1861: John Marshall White to Brother & Sister

Uniform of the

Uniform of trooper in the “Merrill Horse” — a miniature by Fernando Ruiz

This letter was written by John Marshall White (1835-1917) from Benton Barracks near St. Louis, Missouri. We learn from the letter that he and other members of his company left Battle Creek, Michigan in early August and traveled to St. Louis. There were two companies of cavalry recruited in Michigan — Troops H & I — that were incorporated into the Second Missouri Cavalry (“Merrill Horse”) in September 1861. John was a member of “Troop I” commanded by 19 year-old Capt. James B. Mason of Battle Creek. [See Roster]

John Marshall White was the son of Marshall White (1810-1893) and Marysylvia Winship (1807-1899) of Westminster, Worcester County, Massachusetts. In 1868, he married Caroline P (“Carrie”) Carpenter (1841-1930) in Fenton, Genessee, Michigan.


St Louis [Missouri]
August 9th 1861

Dear Brother & Sister,

We have arrived in camp at last at the City of St Louis as you will see by the above date. We came in last night and stayed in the City until morning but am now in quarters at Camp Benton. The quarters are framed buildings and not tents as we supposed. None are furnished tents. None have them except those furnished by their state. There are now in camp fifty regiments — about fifty thousand men. All quiet here. No prospect of a fight at present. In these parts it is comfortably warm, not seriously.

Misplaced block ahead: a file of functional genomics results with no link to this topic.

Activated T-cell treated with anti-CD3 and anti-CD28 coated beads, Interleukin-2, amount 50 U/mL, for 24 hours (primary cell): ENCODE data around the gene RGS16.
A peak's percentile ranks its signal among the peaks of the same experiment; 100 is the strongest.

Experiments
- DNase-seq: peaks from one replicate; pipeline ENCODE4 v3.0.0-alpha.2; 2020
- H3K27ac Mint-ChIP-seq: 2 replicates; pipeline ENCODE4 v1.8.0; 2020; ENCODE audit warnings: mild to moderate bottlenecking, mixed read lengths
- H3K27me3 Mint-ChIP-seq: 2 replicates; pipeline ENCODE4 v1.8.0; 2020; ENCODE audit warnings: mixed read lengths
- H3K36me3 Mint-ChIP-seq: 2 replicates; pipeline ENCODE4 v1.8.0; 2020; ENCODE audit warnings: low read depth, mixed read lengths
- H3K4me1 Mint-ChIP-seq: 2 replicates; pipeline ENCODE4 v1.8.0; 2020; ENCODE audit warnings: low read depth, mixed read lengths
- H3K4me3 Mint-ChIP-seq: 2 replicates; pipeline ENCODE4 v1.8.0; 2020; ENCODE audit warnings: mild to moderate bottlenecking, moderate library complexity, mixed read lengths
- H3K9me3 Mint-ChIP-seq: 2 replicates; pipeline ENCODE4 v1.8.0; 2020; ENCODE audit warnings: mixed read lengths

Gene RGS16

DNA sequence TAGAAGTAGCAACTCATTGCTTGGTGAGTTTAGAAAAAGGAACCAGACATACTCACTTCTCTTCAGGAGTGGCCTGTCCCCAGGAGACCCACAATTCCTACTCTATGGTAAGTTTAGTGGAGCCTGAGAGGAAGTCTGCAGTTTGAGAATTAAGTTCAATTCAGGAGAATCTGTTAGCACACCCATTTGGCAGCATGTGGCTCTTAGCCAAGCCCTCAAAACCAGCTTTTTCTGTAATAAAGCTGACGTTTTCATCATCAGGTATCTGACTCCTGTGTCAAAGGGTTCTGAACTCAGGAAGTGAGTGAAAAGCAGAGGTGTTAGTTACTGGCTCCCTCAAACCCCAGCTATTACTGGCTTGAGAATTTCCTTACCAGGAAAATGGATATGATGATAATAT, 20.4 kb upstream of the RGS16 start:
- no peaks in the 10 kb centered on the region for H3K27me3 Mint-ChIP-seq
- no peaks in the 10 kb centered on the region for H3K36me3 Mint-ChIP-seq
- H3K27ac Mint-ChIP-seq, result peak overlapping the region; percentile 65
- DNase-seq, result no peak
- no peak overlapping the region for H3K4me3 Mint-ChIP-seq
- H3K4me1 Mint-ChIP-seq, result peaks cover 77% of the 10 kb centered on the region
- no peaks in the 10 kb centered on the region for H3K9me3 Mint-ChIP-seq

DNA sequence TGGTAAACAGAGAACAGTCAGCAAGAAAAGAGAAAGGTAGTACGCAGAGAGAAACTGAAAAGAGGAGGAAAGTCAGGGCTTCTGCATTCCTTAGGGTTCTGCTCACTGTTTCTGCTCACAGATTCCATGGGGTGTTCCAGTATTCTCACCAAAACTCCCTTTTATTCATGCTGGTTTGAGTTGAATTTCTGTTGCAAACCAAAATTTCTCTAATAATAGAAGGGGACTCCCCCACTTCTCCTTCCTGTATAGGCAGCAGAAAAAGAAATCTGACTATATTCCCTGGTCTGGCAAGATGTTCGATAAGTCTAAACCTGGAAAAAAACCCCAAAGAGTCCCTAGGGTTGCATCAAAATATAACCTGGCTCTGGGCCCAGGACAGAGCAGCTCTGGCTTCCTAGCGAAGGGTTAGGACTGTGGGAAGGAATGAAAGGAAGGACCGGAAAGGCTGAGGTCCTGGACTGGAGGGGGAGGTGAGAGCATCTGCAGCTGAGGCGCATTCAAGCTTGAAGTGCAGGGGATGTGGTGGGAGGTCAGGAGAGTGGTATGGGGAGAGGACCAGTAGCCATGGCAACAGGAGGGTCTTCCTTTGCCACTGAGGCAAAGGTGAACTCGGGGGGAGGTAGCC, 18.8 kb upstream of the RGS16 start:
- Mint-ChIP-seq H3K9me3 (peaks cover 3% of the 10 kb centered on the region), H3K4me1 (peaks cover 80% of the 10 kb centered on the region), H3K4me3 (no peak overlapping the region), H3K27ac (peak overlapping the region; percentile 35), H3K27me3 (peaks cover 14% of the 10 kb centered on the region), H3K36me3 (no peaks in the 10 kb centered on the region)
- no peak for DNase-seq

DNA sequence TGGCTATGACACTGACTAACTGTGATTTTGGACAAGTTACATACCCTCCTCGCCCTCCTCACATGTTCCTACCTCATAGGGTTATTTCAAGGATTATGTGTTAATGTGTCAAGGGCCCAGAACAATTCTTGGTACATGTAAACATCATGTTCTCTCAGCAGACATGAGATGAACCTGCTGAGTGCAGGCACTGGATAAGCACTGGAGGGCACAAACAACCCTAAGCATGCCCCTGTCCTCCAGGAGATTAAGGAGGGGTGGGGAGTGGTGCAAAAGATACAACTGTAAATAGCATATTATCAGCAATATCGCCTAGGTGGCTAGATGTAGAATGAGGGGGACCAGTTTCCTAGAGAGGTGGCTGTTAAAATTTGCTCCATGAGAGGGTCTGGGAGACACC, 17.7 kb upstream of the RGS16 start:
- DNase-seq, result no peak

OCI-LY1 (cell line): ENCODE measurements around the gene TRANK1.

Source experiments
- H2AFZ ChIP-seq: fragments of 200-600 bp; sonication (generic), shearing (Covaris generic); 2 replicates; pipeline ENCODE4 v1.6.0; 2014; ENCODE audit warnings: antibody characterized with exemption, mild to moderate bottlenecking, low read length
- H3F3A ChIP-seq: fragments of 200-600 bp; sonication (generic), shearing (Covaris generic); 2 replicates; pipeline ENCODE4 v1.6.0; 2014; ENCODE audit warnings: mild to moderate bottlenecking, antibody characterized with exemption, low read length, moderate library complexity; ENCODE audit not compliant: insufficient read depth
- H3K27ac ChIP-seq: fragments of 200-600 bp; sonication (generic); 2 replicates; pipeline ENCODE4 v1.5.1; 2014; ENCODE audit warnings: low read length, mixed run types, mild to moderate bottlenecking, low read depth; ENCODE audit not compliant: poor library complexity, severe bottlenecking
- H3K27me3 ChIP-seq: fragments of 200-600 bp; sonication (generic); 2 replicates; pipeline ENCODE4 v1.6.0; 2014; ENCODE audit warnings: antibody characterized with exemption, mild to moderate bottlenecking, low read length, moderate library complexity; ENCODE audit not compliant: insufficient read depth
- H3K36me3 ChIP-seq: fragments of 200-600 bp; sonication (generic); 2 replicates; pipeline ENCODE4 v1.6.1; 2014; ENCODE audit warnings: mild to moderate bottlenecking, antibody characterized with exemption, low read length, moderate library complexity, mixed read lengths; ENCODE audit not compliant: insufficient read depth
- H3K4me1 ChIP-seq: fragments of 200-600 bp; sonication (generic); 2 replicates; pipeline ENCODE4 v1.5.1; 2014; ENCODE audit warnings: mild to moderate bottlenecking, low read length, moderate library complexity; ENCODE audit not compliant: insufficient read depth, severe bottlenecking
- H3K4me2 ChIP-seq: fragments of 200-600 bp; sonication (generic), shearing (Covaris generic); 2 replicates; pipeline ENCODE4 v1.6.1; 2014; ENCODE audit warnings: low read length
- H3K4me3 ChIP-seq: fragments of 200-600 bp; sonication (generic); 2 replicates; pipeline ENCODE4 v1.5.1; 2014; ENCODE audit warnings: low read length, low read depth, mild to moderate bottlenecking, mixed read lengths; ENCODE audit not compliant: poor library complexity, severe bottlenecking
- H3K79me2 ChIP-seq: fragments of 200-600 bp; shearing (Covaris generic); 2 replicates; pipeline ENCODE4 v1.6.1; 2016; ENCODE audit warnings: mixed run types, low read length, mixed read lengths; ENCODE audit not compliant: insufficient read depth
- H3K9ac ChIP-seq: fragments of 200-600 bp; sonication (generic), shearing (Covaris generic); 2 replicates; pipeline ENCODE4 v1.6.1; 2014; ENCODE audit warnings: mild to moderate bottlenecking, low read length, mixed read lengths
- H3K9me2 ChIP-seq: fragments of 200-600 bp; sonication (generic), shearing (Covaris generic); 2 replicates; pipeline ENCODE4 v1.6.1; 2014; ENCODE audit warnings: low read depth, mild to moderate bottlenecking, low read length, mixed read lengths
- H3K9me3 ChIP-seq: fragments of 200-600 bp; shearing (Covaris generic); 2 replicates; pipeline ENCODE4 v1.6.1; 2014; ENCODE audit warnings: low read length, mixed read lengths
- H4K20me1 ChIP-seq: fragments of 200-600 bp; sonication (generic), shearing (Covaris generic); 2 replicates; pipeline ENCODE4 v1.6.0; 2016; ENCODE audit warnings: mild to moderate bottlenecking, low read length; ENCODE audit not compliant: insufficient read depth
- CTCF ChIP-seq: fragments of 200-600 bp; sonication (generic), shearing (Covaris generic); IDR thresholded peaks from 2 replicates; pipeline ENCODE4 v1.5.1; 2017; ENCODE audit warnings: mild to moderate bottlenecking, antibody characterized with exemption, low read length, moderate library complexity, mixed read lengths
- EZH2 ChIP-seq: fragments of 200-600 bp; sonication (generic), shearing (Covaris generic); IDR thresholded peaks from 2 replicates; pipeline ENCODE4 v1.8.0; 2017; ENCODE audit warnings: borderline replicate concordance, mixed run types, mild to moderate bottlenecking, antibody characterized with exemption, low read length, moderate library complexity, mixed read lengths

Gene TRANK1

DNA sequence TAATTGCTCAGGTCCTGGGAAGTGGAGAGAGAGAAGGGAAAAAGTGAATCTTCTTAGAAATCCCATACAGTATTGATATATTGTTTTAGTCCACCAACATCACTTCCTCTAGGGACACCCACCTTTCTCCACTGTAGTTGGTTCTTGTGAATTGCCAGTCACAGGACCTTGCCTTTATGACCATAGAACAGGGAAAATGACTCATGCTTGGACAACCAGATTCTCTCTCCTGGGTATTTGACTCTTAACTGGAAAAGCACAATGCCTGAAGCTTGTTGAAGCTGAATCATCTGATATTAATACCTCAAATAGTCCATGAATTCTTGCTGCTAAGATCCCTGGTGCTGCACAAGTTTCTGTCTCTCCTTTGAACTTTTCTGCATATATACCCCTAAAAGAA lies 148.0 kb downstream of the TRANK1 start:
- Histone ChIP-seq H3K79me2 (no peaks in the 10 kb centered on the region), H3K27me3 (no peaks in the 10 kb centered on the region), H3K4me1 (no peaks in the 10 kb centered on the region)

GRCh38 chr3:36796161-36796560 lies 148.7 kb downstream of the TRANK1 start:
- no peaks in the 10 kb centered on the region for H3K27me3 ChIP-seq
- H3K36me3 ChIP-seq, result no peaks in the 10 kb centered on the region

You would like to know how I like camp life. I cannot tell yet. There are a large quantity of horses in and about the camp. I do not know how many — several thousand I believe.

As the country is under marshall law, there is little to be heard from secessionists so we could not give an opinion as to the quantity now in these parts. All seem to be in fine spirits in and around the encampment. All seem quite confident in [Charles C.] Fremont. He is in the city. I have not seen him yet.

I will tell you about coming down. If not interesting — why, don’t read it. Well we left Battle Creek the next day after coming back from home. There was about five thousand people turned out to see us leave. We left at twenty-five minutes after twelve among the cheers, tears, and smiles of many a fair lady present to witness the leaving. We got underway at last and at every station and house along the road hands, handkerchiefs, hats, and every available article was brought in requisition to cheer us along. All seemed willing [to] give us their good will from the delicate hand of the aristocrat down to the brood paw of the Irish washerwoman. You may conclude we felt somewhat conipopperrosious to see such a display of feeling all along the line of the road until dark put an end to the farther distress.

This city is a large place and built mostly of brick and stone — very few wooden buildings. I was up into the top of the courthouse cupola this morning. It is 280 feet hight. It gives a commanding view of the entire city. It was a splendid sight stretching in a western direction about five miles — eastward about the same distance — and north about three miles. The camp is in the north part of the city on a handsome plain. Good water and plenty of good fruit — the best peaches I ever saw are sold here for five cents the peck.

No more at present. I will write again as soon as we get regulated so goodbye. — J. M. White

Headquarters of Major-General Fremont's Bodyguard at St. Louis (1861). Possible courthouse cupola in background?

Headquarters of Major-General Fremont’s Bodyguard at St. Louis (1861). Possible courthouse cupola in background?


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